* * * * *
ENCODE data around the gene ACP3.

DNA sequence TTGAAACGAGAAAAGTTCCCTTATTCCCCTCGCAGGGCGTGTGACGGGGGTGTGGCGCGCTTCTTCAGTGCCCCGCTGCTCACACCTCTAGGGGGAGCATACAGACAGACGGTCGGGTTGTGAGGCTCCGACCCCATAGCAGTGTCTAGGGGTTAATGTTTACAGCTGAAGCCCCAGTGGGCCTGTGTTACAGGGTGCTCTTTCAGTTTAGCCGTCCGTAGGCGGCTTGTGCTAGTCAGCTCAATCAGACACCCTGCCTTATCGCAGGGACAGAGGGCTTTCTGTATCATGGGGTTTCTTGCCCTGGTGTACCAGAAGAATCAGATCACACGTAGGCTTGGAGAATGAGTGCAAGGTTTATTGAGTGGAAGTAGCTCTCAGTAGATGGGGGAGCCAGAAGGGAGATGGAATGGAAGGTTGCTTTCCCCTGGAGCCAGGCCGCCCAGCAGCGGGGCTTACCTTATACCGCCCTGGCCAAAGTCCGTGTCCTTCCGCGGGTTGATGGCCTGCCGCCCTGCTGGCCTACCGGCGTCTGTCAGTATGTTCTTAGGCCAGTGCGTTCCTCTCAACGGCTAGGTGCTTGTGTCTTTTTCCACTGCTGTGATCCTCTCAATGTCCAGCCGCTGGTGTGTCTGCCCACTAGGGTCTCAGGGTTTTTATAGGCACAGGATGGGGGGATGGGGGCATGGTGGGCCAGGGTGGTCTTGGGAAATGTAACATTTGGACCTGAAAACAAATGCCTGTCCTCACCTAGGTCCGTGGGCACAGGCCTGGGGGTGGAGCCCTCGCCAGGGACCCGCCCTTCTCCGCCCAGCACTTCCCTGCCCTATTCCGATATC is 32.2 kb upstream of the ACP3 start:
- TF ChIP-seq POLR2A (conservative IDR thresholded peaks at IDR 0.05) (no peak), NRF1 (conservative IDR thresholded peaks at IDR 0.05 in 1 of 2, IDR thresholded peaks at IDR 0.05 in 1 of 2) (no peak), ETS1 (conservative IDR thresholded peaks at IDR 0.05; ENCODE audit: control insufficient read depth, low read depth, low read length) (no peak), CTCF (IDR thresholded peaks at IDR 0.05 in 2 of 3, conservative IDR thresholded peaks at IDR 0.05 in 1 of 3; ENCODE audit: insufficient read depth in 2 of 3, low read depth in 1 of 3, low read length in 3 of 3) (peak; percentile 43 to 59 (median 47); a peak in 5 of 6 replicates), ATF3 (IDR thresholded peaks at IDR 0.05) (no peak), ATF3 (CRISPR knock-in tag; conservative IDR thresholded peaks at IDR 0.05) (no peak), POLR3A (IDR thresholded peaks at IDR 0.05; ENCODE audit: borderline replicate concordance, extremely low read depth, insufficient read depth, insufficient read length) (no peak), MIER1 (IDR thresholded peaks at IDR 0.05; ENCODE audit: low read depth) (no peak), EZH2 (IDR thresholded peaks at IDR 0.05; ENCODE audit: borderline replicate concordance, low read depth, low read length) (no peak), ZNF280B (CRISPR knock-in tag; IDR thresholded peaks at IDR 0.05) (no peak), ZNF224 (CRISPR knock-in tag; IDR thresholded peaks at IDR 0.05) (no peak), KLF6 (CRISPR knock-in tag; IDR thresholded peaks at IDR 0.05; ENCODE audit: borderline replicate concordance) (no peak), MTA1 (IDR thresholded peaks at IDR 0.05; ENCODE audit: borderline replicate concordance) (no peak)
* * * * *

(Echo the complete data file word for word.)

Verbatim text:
ENCODE data around the gene ACP3.

DNA sequence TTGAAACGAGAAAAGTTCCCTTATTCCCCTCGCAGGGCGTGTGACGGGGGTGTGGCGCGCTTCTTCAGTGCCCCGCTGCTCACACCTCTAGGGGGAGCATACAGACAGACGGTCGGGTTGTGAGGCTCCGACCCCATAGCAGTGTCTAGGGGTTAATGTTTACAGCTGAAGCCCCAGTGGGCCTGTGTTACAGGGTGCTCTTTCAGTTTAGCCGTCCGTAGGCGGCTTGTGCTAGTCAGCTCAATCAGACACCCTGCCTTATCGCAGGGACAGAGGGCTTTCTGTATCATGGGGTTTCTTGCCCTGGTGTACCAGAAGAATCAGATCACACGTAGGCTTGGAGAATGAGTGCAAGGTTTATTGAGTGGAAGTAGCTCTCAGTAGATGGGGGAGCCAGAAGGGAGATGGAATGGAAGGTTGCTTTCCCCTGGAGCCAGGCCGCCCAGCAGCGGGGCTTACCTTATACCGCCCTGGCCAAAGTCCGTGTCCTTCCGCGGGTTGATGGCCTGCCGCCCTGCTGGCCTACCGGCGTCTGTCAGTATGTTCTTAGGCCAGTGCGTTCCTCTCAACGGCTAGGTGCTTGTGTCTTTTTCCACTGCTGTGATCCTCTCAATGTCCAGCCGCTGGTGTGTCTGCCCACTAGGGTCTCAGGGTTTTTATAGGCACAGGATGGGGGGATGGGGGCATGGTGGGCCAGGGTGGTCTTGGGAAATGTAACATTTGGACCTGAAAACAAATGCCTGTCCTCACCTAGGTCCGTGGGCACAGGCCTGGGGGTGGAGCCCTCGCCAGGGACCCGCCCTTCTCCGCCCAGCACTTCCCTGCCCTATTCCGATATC is 32.2 kb upstream of the ACP3 start:
- TF ChIP-seq POLR2A (conservative IDR thresholded peaks at IDR 0.05) (no peak), NRF1 (conservative IDR thresholded peaks at IDR 0.05 in 1 of 2, IDR thresholded peaks at IDR 0.05 in 1 of 2) (no peak), ETS1 (conservative IDR thresholded peaks at IDR 0.05; ENCODE audit: control insufficient read depth, low read depth, low read length) (no peak), CTCF (IDR thresholded peaks at IDR 0.05 in 2 of 3, conservative IDR thresholded peaks at IDR 0.05 in 1 of 3; ENCODE audit: insufficient read depth in 2 of 3, low read depth in 1 of 3, low read length in 3 of 3) (peak; percentile 43 to 59 (median 47); a peak in 5 of 6 replicates), ATF3 (IDR thresholded peaks at IDR 0.05) (no peak), ATF3 (CRISPR knock-in tag; conservative IDR thresholded peaks at IDR 0.05) (no peak), POLR3A (IDR thresholded peaks at IDR 0.05; ENCODE audit: borderline replicate concordance, extremely low read depth, insufficient read depth, insufficient read length) (no peak), MIER1 (IDR thresholded peaks at IDR 0.05; ENCODE audit: low read depth) (no peak), EZH2 (IDR thresholded peaks at IDR 0.05; ENCODE audit: borderline replicate concordance, low read depth, low read length) (no peak), ZNF280B (CRISPR knock-in tag; IDR thresholded peaks at IDR 0.05) (no peak), ZNF224 (CRISPR knock-in tag; IDR thresholded peaks at IDR 0.05) (no peak), KLF6 (CRISPR knock-in tag; IDR thresholded peaks at IDR 0.05; ENCODE audit: borderline replicate concordance) (no peak), MTA1 (IDR thresholded peaks at IDR 0.05; ENCODE audit: borderline replicate concordance) (no peak)